Compromise, constitutionality, pragmatism and self-respect. These were Mandela’s leadership virtues. For countries such as India and South Africa, these are the qualities leaders must have, says Mihir S Sharma
When Nelson Mandela walked to freedom out of Victor Verster Prison, nobody knew what he looked like.
Of course, through the 1980s, as “Free Nelson Mandela” became the three most common words on the world’s placards, they were often accompanied by a photo of a young bearded man with a broad, pugnacious boxer’s face -- a face that had become instantly recognisable.
But not in the tall, slender, elderly gentleman with grey hair and perfectly-tailored suit who made that walk that sunny Southern Hemisphere afternoon, the glorious blue, green and gold video from the Cape countryside brightened by his broad smile. For a quarter-century, the Apartheid government had forbidden photographs of its most famous prisoner.
Today, as the world celebrates his long life, it is worth remembering just how much of it he lost.
Except, perhaps, Mandela did not think of that period as wasted.
It was in prison that he learned Afrikaans, the better to communicate with the white Afrikaner minority whom he would one day rule. And it was in prison, he said, that he honed his extraordinary talent for compromise, for practicality, and for reconciliation.
Here, in India -- the country he visited first after he walked free of prison, because it had been the strongest supporter of the democracy movement in South Africa, and for reasons more personal to Mandela, too -- he is being remembered as a Gandhian.
Perhaps. But it is not the whole story, not even close.
Gandhi’s greatness did not lie in compromise, or in the give-and-take of politics, or in the pragmatism of choosing the best, perhaps tainted route to a glorious end. Gandhi’s greatness lay in his stubbornness.
Mandela himself more than once would say that his “real hero” was not Gandhi, but Nehru. Many have remarked that he shared many of Nehru’s virtues -- charm, pragmatism, self-confidence, eloquence, respect for difference -- as well as some of Nehru’s flaws -- a sense of superiority, perhaps, and an inability to perfectly subordinate himself to the priorities of the people he led.
Neither was a saint. Mandela himself said he wasn’t, unless a saint was “a sinner who kept trying”.
When a young man at university in the 1940s, he read what he could of Nehru’s writing; as many, including the historian Ramachandra Guha, have noted, the very phrase he is forever associated with -- “there is no easy walk to freedom anywhere”, delivered in an address to an African National Congress session in 1953 -- is taken from a collection of Nehru’s writings Mandela read as a student.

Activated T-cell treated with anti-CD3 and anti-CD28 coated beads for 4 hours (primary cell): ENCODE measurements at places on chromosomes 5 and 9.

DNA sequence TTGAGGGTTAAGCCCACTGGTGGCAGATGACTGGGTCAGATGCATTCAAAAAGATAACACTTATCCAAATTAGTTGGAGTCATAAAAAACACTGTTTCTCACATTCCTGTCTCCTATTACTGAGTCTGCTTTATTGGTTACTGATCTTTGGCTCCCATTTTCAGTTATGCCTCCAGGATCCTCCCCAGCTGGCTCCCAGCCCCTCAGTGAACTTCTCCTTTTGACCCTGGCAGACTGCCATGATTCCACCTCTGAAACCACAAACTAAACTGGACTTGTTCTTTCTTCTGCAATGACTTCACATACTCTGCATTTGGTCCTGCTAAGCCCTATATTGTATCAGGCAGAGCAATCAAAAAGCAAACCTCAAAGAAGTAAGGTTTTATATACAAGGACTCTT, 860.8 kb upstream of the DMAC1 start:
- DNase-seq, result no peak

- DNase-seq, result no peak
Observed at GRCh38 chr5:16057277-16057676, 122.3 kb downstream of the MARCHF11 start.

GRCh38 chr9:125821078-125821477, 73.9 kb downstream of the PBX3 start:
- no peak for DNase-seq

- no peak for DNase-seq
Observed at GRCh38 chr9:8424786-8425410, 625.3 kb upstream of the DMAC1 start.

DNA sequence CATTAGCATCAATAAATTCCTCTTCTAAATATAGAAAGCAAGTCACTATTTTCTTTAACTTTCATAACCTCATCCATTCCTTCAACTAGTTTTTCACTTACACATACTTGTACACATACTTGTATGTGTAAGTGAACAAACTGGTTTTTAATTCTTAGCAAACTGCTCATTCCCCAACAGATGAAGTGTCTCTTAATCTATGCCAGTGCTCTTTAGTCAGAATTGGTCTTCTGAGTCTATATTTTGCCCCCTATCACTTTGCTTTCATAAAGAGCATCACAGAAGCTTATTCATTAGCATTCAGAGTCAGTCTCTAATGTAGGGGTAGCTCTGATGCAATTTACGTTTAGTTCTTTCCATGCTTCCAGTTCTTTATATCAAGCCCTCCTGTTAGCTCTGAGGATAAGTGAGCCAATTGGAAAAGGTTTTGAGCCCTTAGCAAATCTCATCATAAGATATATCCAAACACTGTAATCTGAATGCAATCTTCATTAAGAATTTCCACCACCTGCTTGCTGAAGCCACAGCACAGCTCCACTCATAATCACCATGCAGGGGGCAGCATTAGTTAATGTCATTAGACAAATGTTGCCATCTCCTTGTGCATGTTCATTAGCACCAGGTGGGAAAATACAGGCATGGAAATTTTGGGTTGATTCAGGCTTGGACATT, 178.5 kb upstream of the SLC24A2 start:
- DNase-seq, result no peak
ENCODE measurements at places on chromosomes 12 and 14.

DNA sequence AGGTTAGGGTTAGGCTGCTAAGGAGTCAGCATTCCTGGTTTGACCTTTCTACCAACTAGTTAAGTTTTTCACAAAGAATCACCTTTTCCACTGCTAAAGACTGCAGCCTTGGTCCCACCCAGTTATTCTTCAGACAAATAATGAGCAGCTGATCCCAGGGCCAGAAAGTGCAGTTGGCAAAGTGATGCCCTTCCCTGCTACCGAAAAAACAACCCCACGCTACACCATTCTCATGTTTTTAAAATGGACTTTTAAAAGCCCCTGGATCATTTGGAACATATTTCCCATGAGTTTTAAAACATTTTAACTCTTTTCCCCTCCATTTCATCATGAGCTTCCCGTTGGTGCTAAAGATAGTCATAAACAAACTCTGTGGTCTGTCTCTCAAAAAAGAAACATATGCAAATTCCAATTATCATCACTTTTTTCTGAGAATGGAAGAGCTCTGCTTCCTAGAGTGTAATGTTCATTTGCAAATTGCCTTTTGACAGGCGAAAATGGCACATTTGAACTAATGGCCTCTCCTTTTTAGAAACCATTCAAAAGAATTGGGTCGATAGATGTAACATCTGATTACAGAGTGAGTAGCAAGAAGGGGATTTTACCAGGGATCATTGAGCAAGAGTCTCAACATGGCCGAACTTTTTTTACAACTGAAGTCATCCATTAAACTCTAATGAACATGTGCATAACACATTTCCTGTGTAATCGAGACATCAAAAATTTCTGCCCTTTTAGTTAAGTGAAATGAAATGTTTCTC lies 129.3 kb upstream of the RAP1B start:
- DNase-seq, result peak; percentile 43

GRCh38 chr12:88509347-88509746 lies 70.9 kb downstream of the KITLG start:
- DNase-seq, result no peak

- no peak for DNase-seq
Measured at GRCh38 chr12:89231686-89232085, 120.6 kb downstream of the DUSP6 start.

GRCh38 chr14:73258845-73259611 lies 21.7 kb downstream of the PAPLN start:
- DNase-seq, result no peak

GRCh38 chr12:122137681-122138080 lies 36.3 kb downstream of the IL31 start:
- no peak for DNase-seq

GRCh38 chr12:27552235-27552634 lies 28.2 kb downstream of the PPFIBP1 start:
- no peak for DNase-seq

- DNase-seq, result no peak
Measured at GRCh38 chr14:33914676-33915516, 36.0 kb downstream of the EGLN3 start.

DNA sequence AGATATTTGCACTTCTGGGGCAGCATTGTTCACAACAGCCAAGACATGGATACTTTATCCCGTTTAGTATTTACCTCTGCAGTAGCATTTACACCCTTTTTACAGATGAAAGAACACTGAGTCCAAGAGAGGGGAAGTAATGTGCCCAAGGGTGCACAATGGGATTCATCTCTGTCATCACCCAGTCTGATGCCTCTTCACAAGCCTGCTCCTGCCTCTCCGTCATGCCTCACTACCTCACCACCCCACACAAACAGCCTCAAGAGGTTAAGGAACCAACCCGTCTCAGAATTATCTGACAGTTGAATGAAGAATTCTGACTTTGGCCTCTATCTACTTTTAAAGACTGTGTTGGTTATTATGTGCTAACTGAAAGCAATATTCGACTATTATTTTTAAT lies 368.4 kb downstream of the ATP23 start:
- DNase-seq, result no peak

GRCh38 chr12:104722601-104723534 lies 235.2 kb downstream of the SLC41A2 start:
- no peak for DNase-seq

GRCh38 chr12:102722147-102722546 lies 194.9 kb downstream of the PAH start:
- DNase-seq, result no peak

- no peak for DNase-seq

The reason I recall this is not to compare the legacies of these great men, for that diminishes them all, but to point to their methods.
That South Africa did not descend into a maelstrom of racial violence after Apartheid is often considered to be Mandela’s achievement alone. But this is not so. It was because the African National Congress had a progressive, inclusive character; it contained within itself a democratic spirit that animated and was strengthened by its most charismatic leader.
And the great truth of the South African transition is this: it is its bone-deep inclusiveness that permitted the ANC to walk extremists, black and white, back from the brink in the 1990s, to advocate a gradual reform of the white-controlled economy, to create the Rainbow Nation that is today universally admired.
Mandela had a gift for expressing this democratic spirit through grand gestures. Everyone knows how, in 1995, he walked out onto a rugby pitch in front of 65,000 white people to congratulate a World Cup-winning South African team that was the symbol of Afrikaner pride -- while wearing the same green-and-gold sweater as did the Springboks’ captain.
Today I learned another story. The New York Times reporter who covered Mandela’s first press conference recalled how the first question came from Clarence Keyter, the political editor of South African Broadcast Corporation, an institution known for ANC-bashing.
The question was, unsurprisingly, hesitant. The ex-prisoner wasn’t: he walked over to the journalist, shook him by the hand, and thanked Keyter for his radio reports that had told Mandela “what was going on in my country”.
Apparently Keyter was “stunned, had tears welling in his eyes”.
Mandela listened to and valued even those he disagreed with; why did he have so little hate? He told the New York Times why, “Hating clouds the mind. It gets in the way of strategy. Leaders cannot afford to hate.”
Compromise, constitutionality, pragmatism and self-respect. These were Mandela’s leadership virtues. Embracing these virtues means progress is slow, sometimes: South Africa’s economy is still dominated by white-owned business, and inequality is remarkably high. But, for countries such as India and South Africa, these are the qualities leaders must have.
On December 6, as the world remembered Mandela, tens of thousands of Dalits trekked to 'Chaityabhoomi' in suburban Mumbai to remember another man who died on this day, more than half a century ago.
Babasaheb Ambedkar, too, was an icon of pragmatism and compromise, a man who believed that Parliament, Constitution and markets would right a historical wrong, and deliver freedom to a vast oppressed multitude.
December 6 deserves to be a day on which we remember what can be delivered by compromise, inclusiveness, and an absence of hate. Perhaps that can wipe out the stain of things that happened on another December 6, events still celebrated by those who would wish to drag the Republic of India away from these founding virtues.
Image: Artist Aejaz Saiyed works on a poster featuring the portraits of Nelson Mandela and Mahatma Gandhi ' Photograph: Amit Dave/ Reuters